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Archive for the ‘mobile phones’ category: Page 128

Jul 18, 2016

‘Smart’ thread collects diagnostic data when sutured into tissue

Posted by in categories: biotech/medical, chemistry, computing, health, mobile phones, nanotechnology, wearables

Way cool! Your stitches monitors and reports your progress to your doctor/s.

BTW — In 1999, I told a guy from Diamond Intl. that the thread in our clothing would be able to do this in the next 15 to 20 years. He laughed at me; never say never.


For the first time, researchers led by Tufts University engineers have integrated nano-scale sensors, electronics and microfluidics into threads — ranging from simple cotton to sophisticated synthetics — that can be sutured through multiple layers of tissue to gather diagnostic data wirelessly in real time, according to a paper published online July 18 in Microsystems & Nanoengineering. The research suggests that the thread-based diagnostic platform could be an effective substrate for a new generation of implantable diagnostic devices and smart wearable systems.

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Jul 16, 2016

This Tablet-Toting Military Vest Is Actually a Giant Battery

Posted by in categories: energy, military, mobile phones

Smartphones and tablets are being used more frequently in the battlefield, and that means that battery power is more important than ever. Soldiers often carry spare battery chargers in the 90-pound combat packs they carry into war zones, but the batteries are often lost or broken. BAE Systems wants to help lighten the load with its new system that lets soldiers plug electronics directly into their clothing.

The BAE Systems Broadsword Spine is a harness that can be sewn into a soldiers vest, jacket, or belt that carries a battery pack and hides charging wires. The harness places the battery pack on the small of a soldier’s back and includes eight conductive fabric conduits that can be used to connect to a USB port.

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Jul 15, 2016

How to add a smartphone-controlled brain to your 3D printer for about fifty bucks

Posted by in categories: 3D printing, mobile phones, neuroscience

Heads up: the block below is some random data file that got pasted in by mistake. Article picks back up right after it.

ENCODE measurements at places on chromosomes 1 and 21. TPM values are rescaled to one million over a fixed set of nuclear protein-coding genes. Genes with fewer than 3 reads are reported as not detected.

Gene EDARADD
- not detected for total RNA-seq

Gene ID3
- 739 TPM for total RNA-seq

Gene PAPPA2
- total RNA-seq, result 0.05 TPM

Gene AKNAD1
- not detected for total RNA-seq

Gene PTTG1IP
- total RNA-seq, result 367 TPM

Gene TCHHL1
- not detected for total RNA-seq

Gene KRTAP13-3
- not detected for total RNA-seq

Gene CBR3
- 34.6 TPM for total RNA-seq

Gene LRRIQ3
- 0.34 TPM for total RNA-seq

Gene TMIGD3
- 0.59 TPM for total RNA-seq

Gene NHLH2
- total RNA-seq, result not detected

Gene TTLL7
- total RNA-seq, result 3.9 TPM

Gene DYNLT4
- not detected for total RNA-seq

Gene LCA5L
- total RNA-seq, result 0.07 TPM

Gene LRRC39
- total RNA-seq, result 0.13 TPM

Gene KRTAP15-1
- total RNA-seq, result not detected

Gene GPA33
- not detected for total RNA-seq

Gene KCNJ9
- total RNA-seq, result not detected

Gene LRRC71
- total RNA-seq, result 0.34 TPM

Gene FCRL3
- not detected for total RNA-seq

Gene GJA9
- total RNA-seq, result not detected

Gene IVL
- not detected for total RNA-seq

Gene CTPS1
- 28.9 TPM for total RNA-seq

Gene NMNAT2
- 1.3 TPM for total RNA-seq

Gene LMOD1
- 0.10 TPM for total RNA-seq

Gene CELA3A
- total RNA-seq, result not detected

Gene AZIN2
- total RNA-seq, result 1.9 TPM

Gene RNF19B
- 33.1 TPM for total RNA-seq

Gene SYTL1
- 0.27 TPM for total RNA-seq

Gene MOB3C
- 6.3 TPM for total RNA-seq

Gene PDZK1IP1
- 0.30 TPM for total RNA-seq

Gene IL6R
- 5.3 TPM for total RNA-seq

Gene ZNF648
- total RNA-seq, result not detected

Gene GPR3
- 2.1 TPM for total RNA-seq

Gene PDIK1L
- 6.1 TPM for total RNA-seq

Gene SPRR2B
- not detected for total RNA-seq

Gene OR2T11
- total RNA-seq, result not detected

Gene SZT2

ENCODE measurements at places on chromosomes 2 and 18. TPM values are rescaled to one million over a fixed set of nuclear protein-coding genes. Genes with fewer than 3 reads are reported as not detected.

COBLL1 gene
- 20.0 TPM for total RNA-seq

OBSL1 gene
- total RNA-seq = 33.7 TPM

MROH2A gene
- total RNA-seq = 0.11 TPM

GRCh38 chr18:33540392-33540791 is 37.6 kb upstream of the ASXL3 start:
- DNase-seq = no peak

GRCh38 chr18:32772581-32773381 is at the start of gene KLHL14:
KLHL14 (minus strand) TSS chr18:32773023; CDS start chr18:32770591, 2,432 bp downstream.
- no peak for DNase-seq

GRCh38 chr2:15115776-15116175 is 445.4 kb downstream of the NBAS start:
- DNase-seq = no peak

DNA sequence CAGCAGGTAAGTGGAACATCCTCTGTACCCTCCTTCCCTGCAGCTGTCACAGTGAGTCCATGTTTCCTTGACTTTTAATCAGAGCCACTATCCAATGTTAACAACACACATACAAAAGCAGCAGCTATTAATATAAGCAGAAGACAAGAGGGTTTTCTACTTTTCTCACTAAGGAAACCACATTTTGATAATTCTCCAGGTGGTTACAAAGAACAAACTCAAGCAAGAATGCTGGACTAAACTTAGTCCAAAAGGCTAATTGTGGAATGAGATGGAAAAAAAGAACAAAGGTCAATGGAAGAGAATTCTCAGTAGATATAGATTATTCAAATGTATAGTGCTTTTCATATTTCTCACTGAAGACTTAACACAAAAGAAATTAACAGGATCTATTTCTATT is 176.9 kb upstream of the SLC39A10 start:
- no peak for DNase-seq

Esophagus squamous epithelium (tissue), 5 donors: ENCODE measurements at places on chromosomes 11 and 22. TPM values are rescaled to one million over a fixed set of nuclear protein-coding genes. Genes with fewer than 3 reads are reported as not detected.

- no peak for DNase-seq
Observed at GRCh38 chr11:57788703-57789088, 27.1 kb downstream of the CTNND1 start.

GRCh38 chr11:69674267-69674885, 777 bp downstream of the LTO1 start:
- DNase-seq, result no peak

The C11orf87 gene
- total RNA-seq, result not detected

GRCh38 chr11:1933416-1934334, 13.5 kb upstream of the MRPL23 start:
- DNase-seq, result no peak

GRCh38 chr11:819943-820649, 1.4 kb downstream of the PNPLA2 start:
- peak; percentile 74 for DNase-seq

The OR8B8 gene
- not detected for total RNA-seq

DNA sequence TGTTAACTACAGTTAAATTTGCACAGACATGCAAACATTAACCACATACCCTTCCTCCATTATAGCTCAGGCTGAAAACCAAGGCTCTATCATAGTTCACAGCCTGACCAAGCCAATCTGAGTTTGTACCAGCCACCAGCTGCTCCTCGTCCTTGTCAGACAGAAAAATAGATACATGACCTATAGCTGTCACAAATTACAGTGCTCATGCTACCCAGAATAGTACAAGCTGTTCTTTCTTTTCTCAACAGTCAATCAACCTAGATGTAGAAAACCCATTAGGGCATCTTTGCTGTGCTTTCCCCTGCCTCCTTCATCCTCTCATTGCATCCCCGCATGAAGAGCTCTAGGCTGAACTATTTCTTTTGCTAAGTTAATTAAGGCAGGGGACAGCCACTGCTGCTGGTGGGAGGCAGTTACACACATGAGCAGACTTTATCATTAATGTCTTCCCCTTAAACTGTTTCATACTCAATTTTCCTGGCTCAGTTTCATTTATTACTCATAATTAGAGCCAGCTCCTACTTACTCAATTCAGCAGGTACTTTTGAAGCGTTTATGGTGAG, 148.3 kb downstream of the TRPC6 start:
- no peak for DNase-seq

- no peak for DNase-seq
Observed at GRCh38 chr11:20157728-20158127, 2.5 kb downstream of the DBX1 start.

Pretty cool.


Ready for some buzzword salad? David Gewirtz combines OctoPrint with OctoPi on the Raspberry Pi to drive his LulzBot Mini 3D printer. It’s actually harder to say than to do. Read on to learn how.

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Jul 13, 2016

17 Ways Technology Will Change Our Lives by 2050

Posted by in categories: mobile phones, space

Goodbye smartphones, hello space tourism. Here are 17 bold predictions about the future from a futurist with an 85% accuracy track record.

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Jul 11, 2016

Atomic bits despite zero-point energy? Jülich scientists explore novel ways of developing stable nanomagnets

Posted by in categories: computing, mobile phones, nanotechnology, particle physics, quantum physics

Stable nanomagnets that ultimately improves data storage on the smallest of devices.


Abstract: So-called “zero-point energy” is a term familiar to some cinema lovers or series fans; in the fictional world of animated films such as “The Incredibles” or the TV series “Stargate Atlantis”, it denotes a powerful and virtually inexhaustible energy source. Whether it could ever be used as such is arguable. Scientists at Jülich have now found out that it plays an important role in the stability of nanomagnets. These are of great technical interest for the magnetic storage of data, but so far have never been sufficiently stable. Researchers are now pointing the way to making it possible to produce nanomagnets with low zero-point energy and thus a higher degree of stability (Nano Letters, DOI: 10.1021/acs.nanolett.6b01344).

Since the 1970s, the number of components in computer chips has doubled every one to two years, their size diminishing. This development has made the production of small, powerful computers such as smart phones possible for the first time. In the meantime, many components are only about as big as a virus and the miniaturization process has slowed down. This is because below approximately a nanometre, a billionth of a meter in size, quantum effects come into play. They make it harder, for example, to stabilise magnetic moments. Researchers worldwide are looking for suitable materials for magnetically stable nanomagnets so that data can be stored safely in the smallest of spaces.

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Jul 11, 2016